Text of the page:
Effect of acceptance of the buy-back offer on share rights

             (1)  Once a company has entered into an agreement to buy back shares, all rights attaching to the shares are suspended. The suspension is lifted if the agreement is terminated.

Shares transferred to the company and cancelled

             (2)  A company must not deal in shares it buys back. An agreement entered into in contravention of this subsection is void.

             (3)  Immediately after the registration of the transfer to the company of the shares bought back, the shares are cancelled.

Note:          The ASC must be notified of the cancellation under section 254Y.

257J   Signposts to other relevant provisions

                   The following table sets out other provisions of this Law that are relevant to buy-backs.

 

Other provisions relevant to buy-backs

 

 

 

provision

comment

1

section 588G section 1317HA

liability of directors on insolvency

The directors may have to compensate the company if the company is, or becomes, insolvent when the company enters into the buy-back agreement.

2

section 1324

injunctions to restrain contravention

The Court may grant an injunction against conduct that constitutes, or would constitute, a contravention of this Law.

3

section 733

ASC intervention (application to the Panel)

The ASC may apply to the Corporations and Securities Panel for a declaration if it appears to the ASC that unacceptable circumstances have, or may have, occurred in relation to a share buy-back. If the Panel makes a declaration it may exercise a range of powers under section 734.

4

section 42A section 632A

application of takeover provisions

These sections deal with the application of Chapter 6 to buy-backs.

5

section 259A

consequences of failure to follow procedures—the company and the officers

If a company fails to follow the procedure in this Division, the company contravenes this section and the officers who are involved in the contravention are liable to a civil penalty under Part 9.4B and may commit an offence.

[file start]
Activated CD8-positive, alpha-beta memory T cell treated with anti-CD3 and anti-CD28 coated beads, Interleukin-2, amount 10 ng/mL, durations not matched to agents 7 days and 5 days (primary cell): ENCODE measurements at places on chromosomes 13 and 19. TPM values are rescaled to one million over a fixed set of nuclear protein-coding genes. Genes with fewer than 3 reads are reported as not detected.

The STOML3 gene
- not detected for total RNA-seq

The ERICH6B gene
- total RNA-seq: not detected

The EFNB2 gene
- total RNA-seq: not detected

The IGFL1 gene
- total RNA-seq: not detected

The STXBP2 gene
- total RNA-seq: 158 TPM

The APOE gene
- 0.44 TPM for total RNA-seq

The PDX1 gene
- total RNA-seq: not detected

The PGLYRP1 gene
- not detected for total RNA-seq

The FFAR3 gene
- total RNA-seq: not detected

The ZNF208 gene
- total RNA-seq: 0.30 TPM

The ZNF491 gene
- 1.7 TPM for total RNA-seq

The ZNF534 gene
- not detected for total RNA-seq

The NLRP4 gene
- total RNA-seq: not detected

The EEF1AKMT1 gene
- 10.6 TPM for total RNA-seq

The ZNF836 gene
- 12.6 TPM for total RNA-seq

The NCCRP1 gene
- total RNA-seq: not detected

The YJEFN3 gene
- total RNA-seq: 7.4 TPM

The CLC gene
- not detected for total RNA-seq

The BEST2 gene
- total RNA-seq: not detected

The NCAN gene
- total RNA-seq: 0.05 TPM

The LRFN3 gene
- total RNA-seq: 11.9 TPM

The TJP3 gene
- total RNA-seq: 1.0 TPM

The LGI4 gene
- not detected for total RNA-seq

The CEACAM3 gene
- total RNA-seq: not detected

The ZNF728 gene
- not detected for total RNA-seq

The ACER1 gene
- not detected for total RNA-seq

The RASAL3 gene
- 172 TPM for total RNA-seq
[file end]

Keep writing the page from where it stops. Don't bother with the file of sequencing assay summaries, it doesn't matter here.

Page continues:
6

section 256F

consequences of failure to follow procedures if reduction in share capital involved—the company and the officers

If the buy-back involves a reduction in share capital and the company fails to follow the procedures in this Division, the company contravenes this section and the officers who are involved in the contravention are liable to a civil penalty under Part 9.4B and may commit an offence.

7

section 256F

consequences of failure to follow procedures if reduction in share capital involved—the transaction

This section provides that a failure to follow the procedures for share capital reductions does not affect the validity of the buy-back transaction itself.

8

sections 1001A-1001D

continuous disclosure provisions

A disclosing entity is required to disclose information about its securities that is material and not generally available.

9

Chapter 2E

benefits to related parties to be disclosed

Under this Chapter, a financial benefit to a director or other related party may need to be approved at a general meeting before it is given.

10

section 125

provisions in constitution

This section deals with the way in which a company’s constitution may restrict the exercise of the company’s powers and the consequences of a failure to observe these restrictions.

11

sections 246B-246G

variation of class rights

These sections deal with the variation of rights attached to a class of shares. This variation may be governed by the provisions of a company’s constitution.

 

Division 3 Other share capital reductions

258A   Unlimited companies

                   An unlimited company may reduce its share capital in any way.

258B   Right to occupy or use real property